Why attend these Floodfighters Masterclass? We have to go to ‘Post 9/11’, when the National Incident Management System (NIMS), USA, identified a clear requirement to provide a scalable management system that could cope with multi-site, multi-hazard, long duration major incidents, in addition to run-of-the-mill day to day level of emergencies. So, the United States upgraded their existing Incident Command System, to the ‘NIMS’. Bringing together the existing Incident Command Process (ICS) with the US forestry service’s methods for managing large wildfires. Thus, effectively providing the bolt-on support structures needed to keep operations running when the incident dramatically scales up. Essentially, ICS focuses on Operations, whilst NIMS adds in specific training, roles and processes for the Planning, Logistics and Finance functions needed to keep all operations on track. Being a multi-agency, multi-incident toolkit, any American agency involved in emergency management that utilises Federal support must adopt and embed it.
A little while ago a UK Gold Commander, was sent over to the US to look at NIMS and report back. So impressed; were they that, as a Chief Officer, they restructured their fire & rescue service into the four functional areas of Operations, Planning, Logistics & Finance, such that that service was running daily in the same structures it would need to apply during a major incident.
Many of their Tactical Commanders and Technical Specialists were sent to the US so they could talk to NIMS users about their experiences of managing area wide long duration emergency incidents which the UK faces on an intermittent basis – flooding. Talking to fellow practitioners, who have had multiple experiences of dealing with hurricanes, wildfires, etc, gives UK and other nations personnel exposure to eye-witness accounts and provides learning opportunities simply unavailable elsewhere. Many of these officers also attended Floodfighter Masterclasses in the US.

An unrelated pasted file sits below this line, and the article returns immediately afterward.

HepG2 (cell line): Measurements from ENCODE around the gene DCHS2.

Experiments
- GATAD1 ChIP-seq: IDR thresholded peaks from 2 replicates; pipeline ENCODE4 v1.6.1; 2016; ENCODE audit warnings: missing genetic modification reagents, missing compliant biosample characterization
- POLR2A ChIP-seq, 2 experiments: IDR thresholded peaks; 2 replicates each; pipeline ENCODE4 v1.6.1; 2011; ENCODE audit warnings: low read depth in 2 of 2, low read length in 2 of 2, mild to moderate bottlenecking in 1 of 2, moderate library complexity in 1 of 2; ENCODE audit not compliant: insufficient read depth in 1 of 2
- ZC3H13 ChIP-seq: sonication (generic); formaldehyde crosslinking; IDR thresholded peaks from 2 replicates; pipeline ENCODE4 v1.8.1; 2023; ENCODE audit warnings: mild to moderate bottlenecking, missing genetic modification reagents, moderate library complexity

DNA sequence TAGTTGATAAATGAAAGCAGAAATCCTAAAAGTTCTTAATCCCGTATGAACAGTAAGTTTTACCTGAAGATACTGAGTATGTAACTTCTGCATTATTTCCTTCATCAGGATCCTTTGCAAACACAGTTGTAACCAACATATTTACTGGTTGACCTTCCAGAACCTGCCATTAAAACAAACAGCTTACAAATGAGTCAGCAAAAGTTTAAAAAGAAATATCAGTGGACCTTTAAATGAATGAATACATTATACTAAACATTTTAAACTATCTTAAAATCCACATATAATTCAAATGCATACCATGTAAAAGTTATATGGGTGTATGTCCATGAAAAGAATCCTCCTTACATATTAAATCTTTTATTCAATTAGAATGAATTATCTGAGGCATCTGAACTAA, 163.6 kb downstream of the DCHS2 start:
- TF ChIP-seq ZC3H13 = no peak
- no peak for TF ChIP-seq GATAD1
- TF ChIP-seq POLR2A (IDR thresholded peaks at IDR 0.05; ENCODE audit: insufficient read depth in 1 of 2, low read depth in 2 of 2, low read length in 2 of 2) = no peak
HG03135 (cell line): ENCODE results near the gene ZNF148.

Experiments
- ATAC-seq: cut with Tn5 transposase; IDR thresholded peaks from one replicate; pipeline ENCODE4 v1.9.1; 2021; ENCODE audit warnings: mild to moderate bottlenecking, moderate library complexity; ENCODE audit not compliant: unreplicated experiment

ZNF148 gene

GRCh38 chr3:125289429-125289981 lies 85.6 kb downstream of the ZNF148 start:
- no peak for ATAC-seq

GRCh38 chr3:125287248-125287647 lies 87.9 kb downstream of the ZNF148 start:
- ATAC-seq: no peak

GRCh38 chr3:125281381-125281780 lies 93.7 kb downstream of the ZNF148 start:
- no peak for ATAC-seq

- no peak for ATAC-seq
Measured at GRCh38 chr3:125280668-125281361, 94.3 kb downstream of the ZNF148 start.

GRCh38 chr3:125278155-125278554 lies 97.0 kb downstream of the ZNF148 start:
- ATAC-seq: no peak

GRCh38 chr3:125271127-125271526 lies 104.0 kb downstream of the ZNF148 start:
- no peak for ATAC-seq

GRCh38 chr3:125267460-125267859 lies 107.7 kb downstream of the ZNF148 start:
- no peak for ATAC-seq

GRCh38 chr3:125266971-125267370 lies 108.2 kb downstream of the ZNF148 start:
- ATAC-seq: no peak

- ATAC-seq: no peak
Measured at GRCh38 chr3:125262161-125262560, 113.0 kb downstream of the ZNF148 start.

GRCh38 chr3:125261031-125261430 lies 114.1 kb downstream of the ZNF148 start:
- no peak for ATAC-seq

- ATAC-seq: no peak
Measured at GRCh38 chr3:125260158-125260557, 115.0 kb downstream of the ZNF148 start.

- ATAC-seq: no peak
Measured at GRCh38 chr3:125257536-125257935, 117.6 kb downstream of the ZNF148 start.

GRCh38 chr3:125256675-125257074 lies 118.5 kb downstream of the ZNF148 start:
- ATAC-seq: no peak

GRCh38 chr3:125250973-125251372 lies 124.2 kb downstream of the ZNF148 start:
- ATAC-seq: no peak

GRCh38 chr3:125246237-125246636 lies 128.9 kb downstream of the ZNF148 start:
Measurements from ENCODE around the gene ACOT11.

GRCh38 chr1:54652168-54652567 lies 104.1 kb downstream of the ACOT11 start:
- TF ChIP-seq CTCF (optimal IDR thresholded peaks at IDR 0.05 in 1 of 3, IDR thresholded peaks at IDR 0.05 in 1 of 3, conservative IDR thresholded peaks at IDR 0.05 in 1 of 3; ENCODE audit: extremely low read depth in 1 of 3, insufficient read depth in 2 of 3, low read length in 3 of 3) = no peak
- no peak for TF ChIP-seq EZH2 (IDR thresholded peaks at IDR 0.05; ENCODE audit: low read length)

From the European Civil Protection (EUCP) Mechanism perspective, comparing NIMS with the EUCP Mechanism and UK’s JESIP – of the three, only NIMS is a comprehensive toolkit that applies across ALL levels of incident management, from tactical/operational responses on site through to national strategic oversight. It is worth noting it has been adopted by the Australians as AIIMS (the Australian Integrated Incident Management System).
It is entirely understood that there are well established incident management structures in your country, and that it is both difficult and unlikely that a government would import and impose a new system to supplant these existing ways of working. However, we need not detract from the value of the saying – “A wise man learns from the experience of others”. If you want to learn how best to manage major hazardous weather related events – to quote that often stated in the media – only occur “sometimes” now or are “unprecedented” but actually aren’t. They will become very much more frequent in the climate changed future, come and talk to people at this Masterclass who have to face these incidents all the time.